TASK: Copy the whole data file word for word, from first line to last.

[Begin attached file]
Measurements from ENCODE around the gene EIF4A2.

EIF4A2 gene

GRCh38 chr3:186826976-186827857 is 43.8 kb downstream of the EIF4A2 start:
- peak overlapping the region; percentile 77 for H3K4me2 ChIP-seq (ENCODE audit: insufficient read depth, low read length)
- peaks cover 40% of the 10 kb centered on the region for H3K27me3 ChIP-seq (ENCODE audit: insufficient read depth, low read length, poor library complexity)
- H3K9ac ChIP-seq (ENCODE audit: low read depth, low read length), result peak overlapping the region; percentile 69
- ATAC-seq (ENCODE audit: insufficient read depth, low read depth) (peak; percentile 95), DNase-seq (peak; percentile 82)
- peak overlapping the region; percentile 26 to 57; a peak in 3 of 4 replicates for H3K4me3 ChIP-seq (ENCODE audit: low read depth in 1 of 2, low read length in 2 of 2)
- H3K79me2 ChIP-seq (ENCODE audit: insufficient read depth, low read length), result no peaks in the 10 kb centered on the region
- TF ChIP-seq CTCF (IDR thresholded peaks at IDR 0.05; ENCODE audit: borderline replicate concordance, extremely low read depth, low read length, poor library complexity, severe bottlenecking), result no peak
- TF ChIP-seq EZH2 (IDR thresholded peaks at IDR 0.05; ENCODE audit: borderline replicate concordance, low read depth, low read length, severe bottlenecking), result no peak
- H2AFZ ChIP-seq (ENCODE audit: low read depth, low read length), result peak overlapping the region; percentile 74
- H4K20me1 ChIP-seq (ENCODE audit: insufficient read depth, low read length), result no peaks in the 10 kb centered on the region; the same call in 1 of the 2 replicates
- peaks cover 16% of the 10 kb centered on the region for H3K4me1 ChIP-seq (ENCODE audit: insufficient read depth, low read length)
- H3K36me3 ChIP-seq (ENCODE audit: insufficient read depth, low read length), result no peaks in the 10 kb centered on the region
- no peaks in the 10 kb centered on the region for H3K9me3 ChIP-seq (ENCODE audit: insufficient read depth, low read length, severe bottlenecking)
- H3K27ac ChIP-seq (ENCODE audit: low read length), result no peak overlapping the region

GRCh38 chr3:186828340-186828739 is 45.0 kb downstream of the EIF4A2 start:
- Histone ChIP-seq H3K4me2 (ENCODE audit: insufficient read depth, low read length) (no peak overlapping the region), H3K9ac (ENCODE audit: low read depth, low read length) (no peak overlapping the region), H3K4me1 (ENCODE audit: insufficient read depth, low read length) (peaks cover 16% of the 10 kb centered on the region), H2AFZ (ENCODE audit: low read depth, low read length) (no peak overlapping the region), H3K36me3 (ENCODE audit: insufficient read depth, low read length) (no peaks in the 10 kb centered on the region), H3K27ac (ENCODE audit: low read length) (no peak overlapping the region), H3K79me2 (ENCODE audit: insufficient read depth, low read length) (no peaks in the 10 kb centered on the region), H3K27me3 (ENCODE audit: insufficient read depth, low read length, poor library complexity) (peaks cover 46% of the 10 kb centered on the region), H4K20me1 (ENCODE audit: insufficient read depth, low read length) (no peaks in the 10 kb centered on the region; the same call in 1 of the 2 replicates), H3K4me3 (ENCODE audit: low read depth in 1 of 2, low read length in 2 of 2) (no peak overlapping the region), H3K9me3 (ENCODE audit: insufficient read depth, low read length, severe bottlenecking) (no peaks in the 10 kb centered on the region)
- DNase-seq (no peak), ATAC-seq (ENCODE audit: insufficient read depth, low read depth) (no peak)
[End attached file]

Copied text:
Measurements from ENCODE around the gene EIF4A2.

EIF4A2 gene

GRCh38 chr3:186826976-186827857 is 43.8 kb downstream of the EIF4A2 start:
- peak overlapping the region; percentile 77 for H3K4me2 ChIP-seq (ENCODE audit: insufficient read depth, low read length)
- peaks cover 40% of the 10 kb centered on the region for H3K27me3 ChIP-seq (ENCODE audit: insufficient read depth, low read length, poor library complexity)
- H3K9ac ChIP-seq (ENCODE audit: low read depth, low read length), result peak overlapping the region; percentile 69
- ATAC-seq (ENCODE audit: insufficient read depth, low read depth) (peak; percentile 95), DNase-seq (peak; percentile 82)
- peak overlapping the region; percentile 26 to 57; a peak in 3 of 4 replicates for H3K4me3 ChIP-seq (ENCODE audit: low read depth in 1 of 2, low read length in 2 of 2)
- H3K79me2 ChIP-seq (ENCODE audit: insufficient read depth, low read length), result no peaks in the 10 kb centered on the region
- TF ChIP-seq CTCF (IDR thresholded peaks at IDR 0.05; ENCODE audit: borderline replicate concordance, extremely low read depth, low read length, poor library complexity, severe bottlenecking), result no peak
- TF ChIP-seq EZH2 (IDR thresholded peaks at IDR 0.05; ENCODE audit: borderline replicate concordance, low read depth, low read length, severe bottlenecking), result no peak
- H2AFZ ChIP-seq (ENCODE audit: low read depth, low read length), result peak overlapping the region; percentile 74
- H4K20me1 ChIP-seq (ENCODE audit: insufficient read depth, low read length), result no peaks in the 10 kb centered on the region; the same call in 1 of the 2 replicates
- peaks cover 16% of the 10 kb centered on the region for H3K4me1 ChIP-seq (ENCODE audit: insufficient read depth, low read length)
- H3K36me3 ChIP-seq (ENCODE audit: insufficient read depth, low read length), result no peaks in the 10 kb centered on the region
- no peaks in the 10 kb centered on the region for H3K9me3 ChIP-seq (ENCODE audit: insufficient read depth, low read length, severe bottlenecking)
- H3K27ac ChIP-seq (ENCODE audit: low read length), result no peak overlapping the region

GRCh38 chr3:186828340-186828739 is 45.0 kb downstream of the EIF4A2 start:
- Histone ChIP-seq H3K4me2 (ENCODE audit: insufficient read depth, low read length) (no peak overlapping the region), H3K9ac (ENCODE audit: low read depth, low read length) (no peak overlapping the region), H3K4me1 (ENCODE audit: insufficient read depth, low read length) (peaks cover 16% of the 10 kb centered on the region), H2AFZ (ENCODE audit: low read depth, low read length) (no peak overlapping the region), H3K36me3 (ENCODE audit: insufficient read depth, low read length) (no peaks in the 10 kb centered on the region), H3K27ac (ENCODE audit: low read length) (no peak overlapping the region), H3K79me2 (ENCODE audit: insufficient read depth, low read length) (no peaks in the 10 kb centered on the region), H3K27me3 (ENCODE audit: insufficient read depth, low read length, poor library complexity) (peaks cover 46% of the 10 kb centered on the region), H4K20me1 (ENCODE audit: insufficient read depth, low read length) (no peaks in the 10 kb centered on the region; the same call in 1 of the 2 replicates), H3K4me3 (ENCODE audit: low read depth in 1 of 2, low read length in 2 of 2) (no peak overlapping the region), H3K9me3 (ENCODE audit: insufficient read depth, low read length, severe bottlenecking) (no peaks in the 10 kb centered on the region)
- DNase-seq (no peak), ATAC-seq (ENCODE audit: insufficient read depth, low read depth) (no peak)